Much of Barzal’s increase in xGF% was due to the Islanders’ improvement in high-danger scoring-chance shot-attempt (HDCF) percentage with Barzal facing top opposing defensemen. While the Isles were slaughtered versus D1s in terms of HDCFs over the first 48 games with Barzal on the ice, they posted a commanding 58% over the last 34 games of the season. Shot quality drove the change in xGF% as much as shot quantity.

(HDCFs are typically located in the crease and low slot area. See visual at the bottom of this article.)

By this point I can hear the skeptics clamoring, “The crude binning of data may result in misleading values!” It is true that categorizing all shot attempts into three tiers of danger-level and then applying values with a broad stroke is not as useful as classifying shot-attempts into dozens of precise bins. Consider, though, that while a more refined xGF% may steer Barzal’s rate in the closing 34 games down toward 50%, it may instead boost it up, approaching 56%. For those concerned with the method, they can take heart in the fact that the Islanders out-attempted opponents 175 to 160 (52.3%) in the last 34 games of the season with Barzal on the ice against D1 competition, after adjusting for score and venue, while Natural Stat Trick data suggest that it is likely New York had at least a slight edge in shot-quality as well.

The 58% zone-starts for Barzal works out to 14 extra offensive-zone faceoffs in 164 minutes of 5v5 ice time: 50 in the o-zone, 36 in the d-zone. The advantage is notable, but one extra o-zone faceoff every 12 minutes of 5v5 action is typically not enough to swing xGF by more than one or two percentage points.

We can’t draw too heavy a conclusion from 34 games of data, but for a 20-year-old rookie it is encouraging as young centers often struggle at 5v5, particularly against high-quality competition. After being sent back to the WHL 16 months prior, it is a remarkable feat for Barzal to merely hold his own facing some of the NHL’s best defensemen over a decent stretch of games the end of this season. To be clear, this is merely an indication that Barzal can succeed against the best in the league. If he excels for 400 or 500 minutes against D1s in the 2018-19 season then his strong finish this past season will be further substantiated.

Might this be a case of Barzal facing an assortment of less-capable D1s (or their mediocre teams) in the last 34 games of the seasons? It does not appear to be. There were 10 games that largely drove Barzal’s expected goals-for percentage above 50% in the second half of the season. Of those 10, five were at home in Brooklyn, in which Barzal’s line faced Seth Jones (CBJ, x2), Mattias Ekholm (NSH), Jeff Petry (MTL), and Dmitri Orlov (WSH). His away games included four defensemen who achieved largely successful seasons: Jake Gardiner (TOR), Sami Vatanen (NJD), Darnell Nurse (EDM), and T. J. Brodie (CGY), as well as Alex Goligoski for the struggling Coyotes. In sum they are a formidable, if unheralded, group of D1s, who collectively finished the season above 50% for xGF while logging heavy minutes at 5v5.

Eberle played nine of these ten games at right wing, while Beauvillier lined up on Barzal’s left for six of the ten. Notably, Anders Lee took a spot at left wing for games against Jones and Ekholm in the first week of February.

This isn’t to say that we should put much stock into these ten games in isolation. For almost any NHL center we can find 10 games in which his xGF% is above 55% over the course of the season. Rather, the chart above is intended to merely dispel the notion that Barzal’s xGF% was driven due to a soft spot in the schedule.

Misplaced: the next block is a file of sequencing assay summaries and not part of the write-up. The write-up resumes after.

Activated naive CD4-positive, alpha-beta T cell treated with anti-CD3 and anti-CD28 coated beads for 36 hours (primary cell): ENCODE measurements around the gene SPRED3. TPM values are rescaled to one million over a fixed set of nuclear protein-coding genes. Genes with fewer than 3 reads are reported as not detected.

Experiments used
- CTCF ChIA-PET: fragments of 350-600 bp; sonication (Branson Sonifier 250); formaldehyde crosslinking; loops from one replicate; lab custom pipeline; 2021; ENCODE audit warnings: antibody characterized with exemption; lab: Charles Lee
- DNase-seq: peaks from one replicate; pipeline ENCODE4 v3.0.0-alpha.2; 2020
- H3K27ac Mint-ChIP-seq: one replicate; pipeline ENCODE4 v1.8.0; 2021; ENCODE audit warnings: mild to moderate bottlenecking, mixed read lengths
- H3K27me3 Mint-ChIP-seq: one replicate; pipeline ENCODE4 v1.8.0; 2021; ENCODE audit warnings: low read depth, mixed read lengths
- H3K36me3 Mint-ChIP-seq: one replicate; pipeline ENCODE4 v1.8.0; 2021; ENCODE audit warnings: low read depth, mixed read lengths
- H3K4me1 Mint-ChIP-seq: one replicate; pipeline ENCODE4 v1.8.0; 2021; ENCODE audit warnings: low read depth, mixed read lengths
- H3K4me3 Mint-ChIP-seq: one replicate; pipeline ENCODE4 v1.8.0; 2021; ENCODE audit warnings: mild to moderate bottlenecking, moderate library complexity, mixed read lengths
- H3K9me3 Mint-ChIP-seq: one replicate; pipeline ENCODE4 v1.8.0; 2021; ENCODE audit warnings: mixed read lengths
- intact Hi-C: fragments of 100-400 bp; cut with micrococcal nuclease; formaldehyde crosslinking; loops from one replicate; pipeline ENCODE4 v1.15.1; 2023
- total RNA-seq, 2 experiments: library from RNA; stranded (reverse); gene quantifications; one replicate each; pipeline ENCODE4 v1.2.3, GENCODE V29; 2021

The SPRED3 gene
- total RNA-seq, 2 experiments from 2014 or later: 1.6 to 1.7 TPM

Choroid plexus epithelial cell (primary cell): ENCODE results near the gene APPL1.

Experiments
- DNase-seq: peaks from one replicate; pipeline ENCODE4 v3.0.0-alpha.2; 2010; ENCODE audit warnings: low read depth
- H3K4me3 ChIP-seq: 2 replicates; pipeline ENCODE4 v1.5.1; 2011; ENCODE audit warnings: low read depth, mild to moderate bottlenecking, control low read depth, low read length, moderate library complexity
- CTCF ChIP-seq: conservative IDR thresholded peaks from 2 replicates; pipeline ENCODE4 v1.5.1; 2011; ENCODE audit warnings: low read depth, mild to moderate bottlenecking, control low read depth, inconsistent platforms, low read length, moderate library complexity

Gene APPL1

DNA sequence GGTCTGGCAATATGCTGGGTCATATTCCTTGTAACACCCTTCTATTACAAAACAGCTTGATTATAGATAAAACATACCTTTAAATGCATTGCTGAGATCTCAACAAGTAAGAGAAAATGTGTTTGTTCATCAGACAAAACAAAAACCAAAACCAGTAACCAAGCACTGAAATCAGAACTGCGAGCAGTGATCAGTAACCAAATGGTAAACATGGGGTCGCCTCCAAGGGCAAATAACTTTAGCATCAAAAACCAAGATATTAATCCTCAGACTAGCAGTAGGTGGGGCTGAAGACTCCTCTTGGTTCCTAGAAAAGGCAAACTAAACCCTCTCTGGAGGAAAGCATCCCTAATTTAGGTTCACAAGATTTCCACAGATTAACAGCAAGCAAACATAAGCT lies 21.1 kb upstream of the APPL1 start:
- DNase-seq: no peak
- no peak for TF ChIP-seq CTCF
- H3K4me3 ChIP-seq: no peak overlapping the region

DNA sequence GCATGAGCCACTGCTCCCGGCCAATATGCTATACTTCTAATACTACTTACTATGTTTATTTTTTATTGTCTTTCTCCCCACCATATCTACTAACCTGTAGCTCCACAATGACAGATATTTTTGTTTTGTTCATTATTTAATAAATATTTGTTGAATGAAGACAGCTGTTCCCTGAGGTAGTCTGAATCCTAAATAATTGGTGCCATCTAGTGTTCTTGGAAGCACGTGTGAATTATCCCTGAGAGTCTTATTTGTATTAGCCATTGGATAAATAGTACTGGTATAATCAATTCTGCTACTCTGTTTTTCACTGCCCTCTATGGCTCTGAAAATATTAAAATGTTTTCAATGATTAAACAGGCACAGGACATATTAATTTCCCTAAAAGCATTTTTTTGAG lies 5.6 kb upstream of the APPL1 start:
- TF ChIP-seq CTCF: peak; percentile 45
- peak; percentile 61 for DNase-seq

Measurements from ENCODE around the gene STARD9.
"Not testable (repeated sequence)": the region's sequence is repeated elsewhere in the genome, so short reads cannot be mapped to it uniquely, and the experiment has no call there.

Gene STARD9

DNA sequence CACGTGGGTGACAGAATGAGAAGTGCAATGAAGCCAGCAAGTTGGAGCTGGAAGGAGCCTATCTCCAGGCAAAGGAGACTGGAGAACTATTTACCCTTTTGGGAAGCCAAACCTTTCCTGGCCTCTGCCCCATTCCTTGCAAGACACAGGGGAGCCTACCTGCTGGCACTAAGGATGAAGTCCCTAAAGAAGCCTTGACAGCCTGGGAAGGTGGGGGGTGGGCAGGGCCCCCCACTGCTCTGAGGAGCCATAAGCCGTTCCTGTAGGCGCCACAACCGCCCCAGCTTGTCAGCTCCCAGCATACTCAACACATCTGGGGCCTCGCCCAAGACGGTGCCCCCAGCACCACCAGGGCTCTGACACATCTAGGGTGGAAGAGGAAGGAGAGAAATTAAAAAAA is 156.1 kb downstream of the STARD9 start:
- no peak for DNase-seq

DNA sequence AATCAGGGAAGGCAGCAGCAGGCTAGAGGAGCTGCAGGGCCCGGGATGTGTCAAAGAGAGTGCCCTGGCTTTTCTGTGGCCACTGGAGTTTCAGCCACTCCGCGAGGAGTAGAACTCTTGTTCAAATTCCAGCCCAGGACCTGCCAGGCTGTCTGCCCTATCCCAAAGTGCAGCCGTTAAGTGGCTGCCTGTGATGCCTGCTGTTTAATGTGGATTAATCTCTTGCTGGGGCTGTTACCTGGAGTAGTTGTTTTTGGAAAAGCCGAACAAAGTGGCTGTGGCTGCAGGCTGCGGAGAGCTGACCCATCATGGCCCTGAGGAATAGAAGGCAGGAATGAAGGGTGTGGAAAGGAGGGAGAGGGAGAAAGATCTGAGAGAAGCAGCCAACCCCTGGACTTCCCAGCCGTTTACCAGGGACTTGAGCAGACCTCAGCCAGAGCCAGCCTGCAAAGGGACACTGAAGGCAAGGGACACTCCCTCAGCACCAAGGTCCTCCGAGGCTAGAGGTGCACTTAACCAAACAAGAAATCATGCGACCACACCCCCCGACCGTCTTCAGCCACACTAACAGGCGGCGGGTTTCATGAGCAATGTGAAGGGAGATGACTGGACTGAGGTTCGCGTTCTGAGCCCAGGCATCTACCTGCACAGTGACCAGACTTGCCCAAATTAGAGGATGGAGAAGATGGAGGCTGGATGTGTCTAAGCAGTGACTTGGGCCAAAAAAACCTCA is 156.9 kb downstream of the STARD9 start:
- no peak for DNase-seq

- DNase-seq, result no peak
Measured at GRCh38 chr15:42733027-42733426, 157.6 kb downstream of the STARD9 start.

Does this mean that Barzal would hold his own as the top center for the Islanders next season, should Tavares sign with another franchise? Much like a backup goalie transitioning to being the starter, I am not sure that question can be answered solely with statistics. Sometimes players step seamlessly into bigger roles (see Vegas Golden Knights for examples), while other times the weight of increased responsibility proves too much. Even if Barzal does become a capable top center next season, the Islanders still have a large hole on the other top-6 line without Tavares. Comparing the two centers is likely trivial if Tavares leaves, in regards to next season; having two high-quality centers is a lot better than having one.

The Formula

Natural Stat Trick separates shot attempts into different categories: high-danger scoring-chance shot attempts (HDCFs), scoring-chance shot attempts (SCFs) and all shot attempts (CFs). The site provides a visual in the glossary for the categorizations, but it lacks on-ice markings. The picture below is an approximation of the boundaries for HDCF and SCF, based on shot locations from NST game-logs.

Note that some shots are downgraded if they are blocked by opposing skaters, while they are upgraded if they stem from rushes or result from rebounds. The categorizations are not entirely based on shot location, but all shot attempts ultimately fall into one of three bins.

An HDCF is marked down as an SCF and a CF, while an SCF is also marked down as a CF. After all of the math, it breaks down to the following for the 2017-18 regular season 5v5:

A: 12.57% shooting for HDCFs (2762 goals for 21,979 attempts)

B: 4.00% shooting for SCFs that are not HDCFs (1404 goals for 35,094 attempts)

C: 1.21% shooting for CFs that are not SCFs (737 goals for 60,677 attempts)

Thus, the formula for expected goals is:

(A*0.1257) + (B*0.0400) + (C*0.0121)

Note that SCFs that are not HDCFs are the same as “medium-danger” shot attempts on NST. CFs that are not SCFs are similar to “low-danger” attempts, but also include attempts from outside the offensive zone, while “low-danger” only accounts for offensive-zone shot attempts.

I believe the formula is useful, but organizing into three bins admittedly leaves for a large range of quality within each categorization. For instance, further classification of SCFs (ones that are not HDCFs) might group some attempts in a more precise bin ranging from 6% to 7% conversion rate, whereas another subset of SCFs could potentially be classified into a bin ranging from 3% to 3.5% conversion rate. Thus, one shot attempt placed in the SCF bin may be twice as likely to result in a goal than another attempt placed in the same SCF bin. The formula is an estimation, but generally ought to be more useful than simple shot-attempts percentage for determining on-ice play over a couple hundred minutes of 5v5.